6.4 The proposals that we have presented in this report are aimed at improving the immediacy, appropriateness and effectiveness of punishment. Their implementation will enable the allocation of resources where they are most needed and most likely to make a difference. Based on our analysis of the impact of implementing the recommendations, we calculate that it would be possible to reduce the prison population by as many as three to four thousand offenders who have not committed serious crimes and do not constitute a danger to the public. This reduction could not be achieved immediately but would begin to occur once recommendations are implemented. Those that need to be in prison should continue to go to prison. This is not about saving money. It is about investing it wisely and securing better outcomes. Though long-term savings would result from removing those who present no significant threat to public safety from the prison population, the Government and the people of Scotland should be left in no doubt that we first need up-front investment in better services in and for Scotland's communities. That is what our communities need if we are to take crime and punishment seriously.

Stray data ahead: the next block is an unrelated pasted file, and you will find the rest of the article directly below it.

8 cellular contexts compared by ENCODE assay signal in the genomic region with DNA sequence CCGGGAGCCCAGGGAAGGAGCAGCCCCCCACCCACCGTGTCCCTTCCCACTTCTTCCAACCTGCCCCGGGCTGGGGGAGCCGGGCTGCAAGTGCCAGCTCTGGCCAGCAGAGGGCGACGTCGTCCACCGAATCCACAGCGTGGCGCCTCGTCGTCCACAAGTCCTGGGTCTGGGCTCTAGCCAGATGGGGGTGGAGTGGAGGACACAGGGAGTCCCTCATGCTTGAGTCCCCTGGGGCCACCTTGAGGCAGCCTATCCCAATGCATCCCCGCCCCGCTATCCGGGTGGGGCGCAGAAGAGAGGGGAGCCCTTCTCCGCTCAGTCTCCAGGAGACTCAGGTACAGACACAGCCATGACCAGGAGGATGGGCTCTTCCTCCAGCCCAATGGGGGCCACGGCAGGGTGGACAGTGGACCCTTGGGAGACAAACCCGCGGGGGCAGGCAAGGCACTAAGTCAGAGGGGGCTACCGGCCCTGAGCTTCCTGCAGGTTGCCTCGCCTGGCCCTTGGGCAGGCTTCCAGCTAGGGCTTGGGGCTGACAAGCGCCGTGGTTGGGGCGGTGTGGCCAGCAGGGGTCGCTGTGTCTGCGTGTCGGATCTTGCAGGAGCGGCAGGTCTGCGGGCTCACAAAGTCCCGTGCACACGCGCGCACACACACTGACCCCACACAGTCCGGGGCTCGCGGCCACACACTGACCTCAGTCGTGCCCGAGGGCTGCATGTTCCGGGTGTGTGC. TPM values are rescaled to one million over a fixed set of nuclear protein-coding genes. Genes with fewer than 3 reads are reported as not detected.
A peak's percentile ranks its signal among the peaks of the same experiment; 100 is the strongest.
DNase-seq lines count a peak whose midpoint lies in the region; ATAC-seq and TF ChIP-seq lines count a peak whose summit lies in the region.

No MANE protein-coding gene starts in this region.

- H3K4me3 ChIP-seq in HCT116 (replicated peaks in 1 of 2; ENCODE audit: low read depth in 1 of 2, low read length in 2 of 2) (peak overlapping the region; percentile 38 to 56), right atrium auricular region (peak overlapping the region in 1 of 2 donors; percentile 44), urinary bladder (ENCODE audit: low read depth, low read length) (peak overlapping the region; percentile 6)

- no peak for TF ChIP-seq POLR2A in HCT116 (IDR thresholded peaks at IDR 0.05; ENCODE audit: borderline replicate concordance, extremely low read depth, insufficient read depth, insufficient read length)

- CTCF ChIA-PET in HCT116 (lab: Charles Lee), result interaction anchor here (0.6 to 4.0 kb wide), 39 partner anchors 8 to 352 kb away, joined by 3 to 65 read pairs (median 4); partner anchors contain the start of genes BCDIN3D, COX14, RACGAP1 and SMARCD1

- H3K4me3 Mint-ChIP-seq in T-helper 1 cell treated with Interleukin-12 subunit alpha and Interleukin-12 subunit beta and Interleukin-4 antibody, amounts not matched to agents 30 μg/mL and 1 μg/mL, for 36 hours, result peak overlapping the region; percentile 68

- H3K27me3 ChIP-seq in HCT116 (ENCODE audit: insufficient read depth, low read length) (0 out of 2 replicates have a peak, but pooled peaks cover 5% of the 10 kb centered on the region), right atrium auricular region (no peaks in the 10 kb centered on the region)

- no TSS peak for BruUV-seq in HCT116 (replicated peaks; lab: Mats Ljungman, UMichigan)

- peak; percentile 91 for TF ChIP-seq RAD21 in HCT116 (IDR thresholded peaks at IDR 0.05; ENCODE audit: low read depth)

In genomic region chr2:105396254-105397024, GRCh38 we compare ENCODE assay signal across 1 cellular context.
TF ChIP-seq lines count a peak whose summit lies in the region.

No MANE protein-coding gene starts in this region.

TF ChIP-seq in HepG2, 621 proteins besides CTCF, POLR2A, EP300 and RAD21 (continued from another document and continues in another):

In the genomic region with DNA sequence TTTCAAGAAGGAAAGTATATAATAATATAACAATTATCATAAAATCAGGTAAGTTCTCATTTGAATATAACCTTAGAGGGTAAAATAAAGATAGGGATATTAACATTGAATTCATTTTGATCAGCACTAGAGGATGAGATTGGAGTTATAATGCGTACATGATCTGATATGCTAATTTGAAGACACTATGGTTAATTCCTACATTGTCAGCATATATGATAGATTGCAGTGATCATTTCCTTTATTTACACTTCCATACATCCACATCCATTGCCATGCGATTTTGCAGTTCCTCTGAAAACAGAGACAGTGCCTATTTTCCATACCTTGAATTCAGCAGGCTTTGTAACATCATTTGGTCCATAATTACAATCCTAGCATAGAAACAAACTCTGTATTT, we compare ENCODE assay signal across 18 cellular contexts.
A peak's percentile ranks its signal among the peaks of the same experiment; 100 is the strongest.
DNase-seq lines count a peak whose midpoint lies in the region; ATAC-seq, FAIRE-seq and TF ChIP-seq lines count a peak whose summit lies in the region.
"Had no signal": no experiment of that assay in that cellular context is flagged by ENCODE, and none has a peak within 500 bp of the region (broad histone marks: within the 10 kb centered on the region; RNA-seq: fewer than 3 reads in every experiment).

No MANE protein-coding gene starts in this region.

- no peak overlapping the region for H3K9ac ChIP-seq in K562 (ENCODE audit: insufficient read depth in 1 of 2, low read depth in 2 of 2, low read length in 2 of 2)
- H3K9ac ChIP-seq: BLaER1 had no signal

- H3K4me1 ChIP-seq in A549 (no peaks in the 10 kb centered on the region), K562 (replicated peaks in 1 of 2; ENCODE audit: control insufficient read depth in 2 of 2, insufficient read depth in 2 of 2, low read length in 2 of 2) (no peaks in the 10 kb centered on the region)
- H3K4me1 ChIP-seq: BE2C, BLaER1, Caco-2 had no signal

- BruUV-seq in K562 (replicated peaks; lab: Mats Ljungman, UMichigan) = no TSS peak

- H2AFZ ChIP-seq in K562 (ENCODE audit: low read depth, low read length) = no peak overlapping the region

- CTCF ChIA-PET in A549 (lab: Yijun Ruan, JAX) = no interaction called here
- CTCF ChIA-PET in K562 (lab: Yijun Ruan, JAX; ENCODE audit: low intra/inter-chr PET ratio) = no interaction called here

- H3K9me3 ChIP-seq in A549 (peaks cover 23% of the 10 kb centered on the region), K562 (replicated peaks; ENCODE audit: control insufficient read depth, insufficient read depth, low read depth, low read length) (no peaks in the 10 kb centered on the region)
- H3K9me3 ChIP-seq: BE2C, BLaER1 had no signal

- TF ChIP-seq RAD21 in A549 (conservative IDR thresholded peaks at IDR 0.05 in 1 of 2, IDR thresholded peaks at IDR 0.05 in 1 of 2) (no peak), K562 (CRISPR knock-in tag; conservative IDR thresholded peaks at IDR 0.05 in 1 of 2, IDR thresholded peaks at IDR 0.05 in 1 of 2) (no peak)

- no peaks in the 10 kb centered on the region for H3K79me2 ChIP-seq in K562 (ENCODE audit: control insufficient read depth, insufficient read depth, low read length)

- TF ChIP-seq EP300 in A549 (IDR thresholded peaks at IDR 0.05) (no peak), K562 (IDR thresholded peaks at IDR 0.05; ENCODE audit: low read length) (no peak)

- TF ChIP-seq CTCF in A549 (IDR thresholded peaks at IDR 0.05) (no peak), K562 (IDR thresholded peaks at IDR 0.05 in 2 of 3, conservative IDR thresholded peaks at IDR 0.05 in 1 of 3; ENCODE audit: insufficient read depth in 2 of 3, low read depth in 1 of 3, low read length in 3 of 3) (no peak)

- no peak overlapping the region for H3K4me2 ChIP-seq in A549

The Commission recommends that the Government pursue a target of reducing the prison population to an average daily population of 5,000, guiding and supporting the efforts of relevant statutory bodies in achieving it.
6.5 These improvements, which we believe would substantially improve our response to crime, can only take us so far towards the future we envision for Scotland. Our high prison populations need to be addressed in themselves, but they are symptomatic of far deeper problems beyond the reach of this Commission's remit. Even with the most effective use of prison, we will not be free from its harms unless we make progress in these areas. These include: